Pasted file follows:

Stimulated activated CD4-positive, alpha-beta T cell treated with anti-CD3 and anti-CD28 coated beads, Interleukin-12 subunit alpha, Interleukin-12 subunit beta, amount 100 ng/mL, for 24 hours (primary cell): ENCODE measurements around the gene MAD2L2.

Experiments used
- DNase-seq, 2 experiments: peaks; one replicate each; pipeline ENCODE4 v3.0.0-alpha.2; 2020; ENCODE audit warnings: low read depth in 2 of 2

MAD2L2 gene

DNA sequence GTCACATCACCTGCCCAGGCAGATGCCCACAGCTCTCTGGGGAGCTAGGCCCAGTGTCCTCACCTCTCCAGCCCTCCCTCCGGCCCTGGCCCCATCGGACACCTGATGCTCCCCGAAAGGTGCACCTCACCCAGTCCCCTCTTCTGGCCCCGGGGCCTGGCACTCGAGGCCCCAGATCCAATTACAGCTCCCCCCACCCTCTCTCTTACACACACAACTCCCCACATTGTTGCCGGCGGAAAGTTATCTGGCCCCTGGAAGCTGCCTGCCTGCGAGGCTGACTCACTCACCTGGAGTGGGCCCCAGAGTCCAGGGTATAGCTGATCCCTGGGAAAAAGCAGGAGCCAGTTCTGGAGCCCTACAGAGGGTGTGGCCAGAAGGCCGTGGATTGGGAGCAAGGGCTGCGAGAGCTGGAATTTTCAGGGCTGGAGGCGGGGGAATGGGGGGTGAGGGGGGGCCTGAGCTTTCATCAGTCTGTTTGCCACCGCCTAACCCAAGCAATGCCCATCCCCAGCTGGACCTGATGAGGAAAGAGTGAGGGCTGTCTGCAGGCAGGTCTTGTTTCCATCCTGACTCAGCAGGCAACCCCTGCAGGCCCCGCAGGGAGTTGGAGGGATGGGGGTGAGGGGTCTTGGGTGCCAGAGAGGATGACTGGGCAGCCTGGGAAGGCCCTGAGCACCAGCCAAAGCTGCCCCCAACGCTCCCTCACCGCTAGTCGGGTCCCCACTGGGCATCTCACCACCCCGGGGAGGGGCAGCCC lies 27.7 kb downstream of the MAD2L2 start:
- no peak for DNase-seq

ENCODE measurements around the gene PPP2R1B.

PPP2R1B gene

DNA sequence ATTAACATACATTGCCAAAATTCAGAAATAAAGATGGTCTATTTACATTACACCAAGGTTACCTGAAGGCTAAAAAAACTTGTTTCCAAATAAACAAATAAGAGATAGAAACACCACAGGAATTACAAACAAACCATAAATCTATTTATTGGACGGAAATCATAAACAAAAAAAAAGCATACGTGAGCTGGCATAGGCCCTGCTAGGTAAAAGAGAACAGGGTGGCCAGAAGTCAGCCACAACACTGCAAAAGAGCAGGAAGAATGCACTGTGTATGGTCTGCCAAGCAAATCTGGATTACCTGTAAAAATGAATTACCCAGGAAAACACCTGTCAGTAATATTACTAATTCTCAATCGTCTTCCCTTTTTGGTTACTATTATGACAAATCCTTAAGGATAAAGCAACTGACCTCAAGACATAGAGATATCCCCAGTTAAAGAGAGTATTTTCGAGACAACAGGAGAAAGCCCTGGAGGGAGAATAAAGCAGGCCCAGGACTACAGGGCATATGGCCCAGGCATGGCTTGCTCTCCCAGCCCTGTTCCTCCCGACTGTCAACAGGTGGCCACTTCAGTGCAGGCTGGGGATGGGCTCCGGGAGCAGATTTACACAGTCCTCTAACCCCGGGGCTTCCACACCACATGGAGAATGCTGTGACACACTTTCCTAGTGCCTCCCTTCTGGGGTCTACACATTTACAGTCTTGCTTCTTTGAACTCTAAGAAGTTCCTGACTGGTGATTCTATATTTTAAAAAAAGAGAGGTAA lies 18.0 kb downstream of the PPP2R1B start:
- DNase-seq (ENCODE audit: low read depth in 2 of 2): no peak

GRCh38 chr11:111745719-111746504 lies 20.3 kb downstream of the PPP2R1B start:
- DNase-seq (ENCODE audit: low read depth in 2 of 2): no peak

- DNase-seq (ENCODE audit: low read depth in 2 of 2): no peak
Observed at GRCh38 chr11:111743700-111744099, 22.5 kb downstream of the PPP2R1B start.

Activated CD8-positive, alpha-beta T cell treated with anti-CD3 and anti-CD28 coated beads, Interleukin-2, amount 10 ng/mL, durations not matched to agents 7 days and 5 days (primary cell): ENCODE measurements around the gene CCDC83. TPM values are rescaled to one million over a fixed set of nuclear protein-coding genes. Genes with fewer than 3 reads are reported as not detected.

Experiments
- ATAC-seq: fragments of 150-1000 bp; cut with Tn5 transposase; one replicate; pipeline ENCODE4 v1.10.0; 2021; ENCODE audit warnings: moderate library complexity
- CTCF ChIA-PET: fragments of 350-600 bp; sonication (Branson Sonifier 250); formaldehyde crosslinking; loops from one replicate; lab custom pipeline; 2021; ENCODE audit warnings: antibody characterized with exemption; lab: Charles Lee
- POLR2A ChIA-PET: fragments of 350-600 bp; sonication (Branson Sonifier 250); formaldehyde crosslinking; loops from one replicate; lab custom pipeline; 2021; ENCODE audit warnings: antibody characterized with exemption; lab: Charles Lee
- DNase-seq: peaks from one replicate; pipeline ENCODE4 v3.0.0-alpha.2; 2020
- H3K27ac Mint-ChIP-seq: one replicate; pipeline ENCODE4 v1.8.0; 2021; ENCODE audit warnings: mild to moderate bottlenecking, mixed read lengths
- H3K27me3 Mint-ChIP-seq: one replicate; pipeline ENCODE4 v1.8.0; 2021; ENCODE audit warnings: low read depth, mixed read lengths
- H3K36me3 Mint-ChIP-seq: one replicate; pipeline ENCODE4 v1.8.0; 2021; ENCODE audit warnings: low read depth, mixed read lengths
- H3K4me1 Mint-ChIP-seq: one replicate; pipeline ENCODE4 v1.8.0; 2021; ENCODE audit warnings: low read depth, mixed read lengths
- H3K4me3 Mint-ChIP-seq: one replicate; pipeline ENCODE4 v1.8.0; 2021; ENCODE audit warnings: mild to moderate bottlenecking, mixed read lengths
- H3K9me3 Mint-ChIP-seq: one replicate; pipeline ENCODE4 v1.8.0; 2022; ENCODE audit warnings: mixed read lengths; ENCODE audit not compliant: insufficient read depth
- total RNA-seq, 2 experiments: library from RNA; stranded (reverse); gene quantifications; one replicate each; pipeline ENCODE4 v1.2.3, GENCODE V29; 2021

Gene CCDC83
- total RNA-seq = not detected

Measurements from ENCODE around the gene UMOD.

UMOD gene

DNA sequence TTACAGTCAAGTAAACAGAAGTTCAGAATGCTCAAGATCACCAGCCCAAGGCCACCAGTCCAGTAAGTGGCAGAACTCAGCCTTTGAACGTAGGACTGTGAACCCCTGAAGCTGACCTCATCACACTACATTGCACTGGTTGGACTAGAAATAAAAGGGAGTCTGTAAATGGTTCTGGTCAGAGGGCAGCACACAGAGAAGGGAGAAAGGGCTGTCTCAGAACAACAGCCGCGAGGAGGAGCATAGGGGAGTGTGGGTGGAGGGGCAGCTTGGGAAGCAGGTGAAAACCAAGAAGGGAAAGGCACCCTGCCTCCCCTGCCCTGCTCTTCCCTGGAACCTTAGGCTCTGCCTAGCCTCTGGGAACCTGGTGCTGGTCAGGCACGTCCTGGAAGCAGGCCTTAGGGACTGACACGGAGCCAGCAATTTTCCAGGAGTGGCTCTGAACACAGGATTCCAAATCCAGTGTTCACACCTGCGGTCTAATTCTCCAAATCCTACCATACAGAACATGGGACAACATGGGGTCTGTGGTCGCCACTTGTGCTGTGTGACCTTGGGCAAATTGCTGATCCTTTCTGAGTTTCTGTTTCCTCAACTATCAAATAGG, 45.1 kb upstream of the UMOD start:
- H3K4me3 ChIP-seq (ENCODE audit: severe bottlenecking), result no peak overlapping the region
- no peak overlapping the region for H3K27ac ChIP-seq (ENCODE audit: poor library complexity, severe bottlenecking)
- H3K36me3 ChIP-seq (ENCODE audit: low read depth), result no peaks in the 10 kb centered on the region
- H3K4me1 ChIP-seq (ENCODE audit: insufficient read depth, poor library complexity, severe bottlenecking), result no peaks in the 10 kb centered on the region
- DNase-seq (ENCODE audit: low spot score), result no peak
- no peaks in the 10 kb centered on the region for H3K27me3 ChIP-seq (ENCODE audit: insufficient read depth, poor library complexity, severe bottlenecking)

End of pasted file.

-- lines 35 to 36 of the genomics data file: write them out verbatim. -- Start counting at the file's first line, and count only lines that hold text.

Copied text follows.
- H3K36me3 ChIP-seq (ENCODE audit: low read depth), result no peaks in the 10 kb centered on the region
- H3K4me1 ChIP-seq (ENCODE audit: insufficient read depth, poor library complexity, severe bottlenecking), result no peaks in the 10 kb centered on the region